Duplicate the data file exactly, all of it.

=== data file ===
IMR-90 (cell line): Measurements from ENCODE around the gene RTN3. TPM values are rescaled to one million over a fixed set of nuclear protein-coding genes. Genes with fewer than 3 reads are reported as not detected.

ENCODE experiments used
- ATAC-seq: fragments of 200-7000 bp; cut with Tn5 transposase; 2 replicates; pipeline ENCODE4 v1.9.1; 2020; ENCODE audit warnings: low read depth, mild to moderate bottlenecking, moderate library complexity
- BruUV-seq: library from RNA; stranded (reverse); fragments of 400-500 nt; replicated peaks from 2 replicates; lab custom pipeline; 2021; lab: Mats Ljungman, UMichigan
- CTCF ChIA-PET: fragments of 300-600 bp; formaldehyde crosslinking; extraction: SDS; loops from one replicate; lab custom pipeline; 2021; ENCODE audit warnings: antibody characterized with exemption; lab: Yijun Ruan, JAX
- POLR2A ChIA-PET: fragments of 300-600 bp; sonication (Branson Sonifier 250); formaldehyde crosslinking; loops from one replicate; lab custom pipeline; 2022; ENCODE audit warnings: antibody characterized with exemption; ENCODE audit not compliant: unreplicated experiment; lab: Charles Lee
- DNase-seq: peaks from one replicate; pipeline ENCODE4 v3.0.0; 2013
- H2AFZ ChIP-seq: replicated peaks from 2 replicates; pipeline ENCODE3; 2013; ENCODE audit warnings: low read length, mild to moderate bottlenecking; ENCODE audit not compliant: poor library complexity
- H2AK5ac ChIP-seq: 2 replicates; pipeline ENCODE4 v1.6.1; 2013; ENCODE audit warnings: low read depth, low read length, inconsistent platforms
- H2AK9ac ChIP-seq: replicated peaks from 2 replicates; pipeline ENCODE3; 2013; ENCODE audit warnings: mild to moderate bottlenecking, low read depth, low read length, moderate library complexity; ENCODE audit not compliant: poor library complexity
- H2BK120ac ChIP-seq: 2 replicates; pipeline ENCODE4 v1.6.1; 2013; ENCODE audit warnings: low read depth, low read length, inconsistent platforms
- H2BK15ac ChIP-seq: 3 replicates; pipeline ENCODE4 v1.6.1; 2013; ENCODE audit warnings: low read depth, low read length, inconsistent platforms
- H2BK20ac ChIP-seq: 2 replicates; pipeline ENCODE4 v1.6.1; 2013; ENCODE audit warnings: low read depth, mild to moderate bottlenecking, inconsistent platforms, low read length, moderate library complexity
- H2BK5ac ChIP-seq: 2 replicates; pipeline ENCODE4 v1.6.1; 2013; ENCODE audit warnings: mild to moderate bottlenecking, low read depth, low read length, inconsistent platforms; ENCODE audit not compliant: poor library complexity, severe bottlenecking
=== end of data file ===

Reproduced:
IMR-90 (cell line): Measurements from ENCODE around the gene RTN3. TPM values are rescaled to one million over a fixed set of nuclear protein-coding genes. Genes with fewer than 3 reads are reported as not detected.

ENCODE experiments used
- ATAC-seq: fragments of 200-7000 bp; cut with Tn5 transposase; 2 replicates; pipeline ENCODE4 v1.9.1; 2020; ENCODE audit warnings: low read depth, mild to moderate bottlenecking, moderate library complexity
- BruUV-seq: library from RNA; stranded (reverse); fragments of 400-500 nt; replicated peaks from 2 replicates; lab custom pipeline; 2021; lab: Mats Ljungman, UMichigan
- CTCF ChIA-PET: fragments of 300-600 bp; formaldehyde crosslinking; extraction: SDS; loops from one replicate; lab custom pipeline; 2021; ENCODE audit warnings: antibody characterized with exemption; lab: Yijun Ruan, JAX
- POLR2A ChIA-PET: fragments of 300-600 bp; sonication (Branson Sonifier 250); formaldehyde crosslinking; loops from one replicate; lab custom pipeline; 2022; ENCODE audit warnings: antibody characterized with exemption; ENCODE audit not compliant: unreplicated experiment; lab: Charles Lee
- DNase-seq: peaks from one replicate; pipeline ENCODE4 v3.0.0; 2013
- H2AFZ ChIP-seq: replicated peaks from 2 replicates; pipeline ENCODE3; 2013; ENCODE audit warnings: low read length, mild to moderate bottlenecking; ENCODE audit not compliant: poor library complexity
- H2AK5ac ChIP-seq: 2 replicates; pipeline ENCODE4 v1.6.1; 2013; ENCODE audit warnings: low read depth, low read length, inconsistent platforms
- H2AK9ac ChIP-seq: replicated peaks from 2 replicates; pipeline ENCODE3; 2013; ENCODE audit warnings: mild to moderate bottlenecking, low read depth, low read length, moderate library complexity; ENCODE audit not compliant: poor library complexity
- H2BK120ac ChIP-seq: 2 replicates; pipeline ENCODE4 v1.6.1; 2013; ENCODE audit warnings: low read depth, low read length, inconsistent platforms
- H2BK15ac ChIP-seq: 3 replicates; pipeline ENCODE4 v1.6.1; 2013; ENCODE audit warnings: low read depth, low read length, inconsistent platforms
- H2BK20ac ChIP-seq: 2 replicates; pipeline ENCODE4 v1.6.1; 2013; ENCODE audit warnings: low read depth, mild to moderate bottlenecking, inconsistent platforms, low read length, moderate library complexity
- H2BK5ac ChIP-seq: 2 replicates; pipeline ENCODE4 v1.6.1; 2013; ENCODE audit warnings: mild to moderate bottlenecking, low read depth, low read length, inconsistent platforms; ENCODE audit not compliant: poor library complexity, severe bottlenecking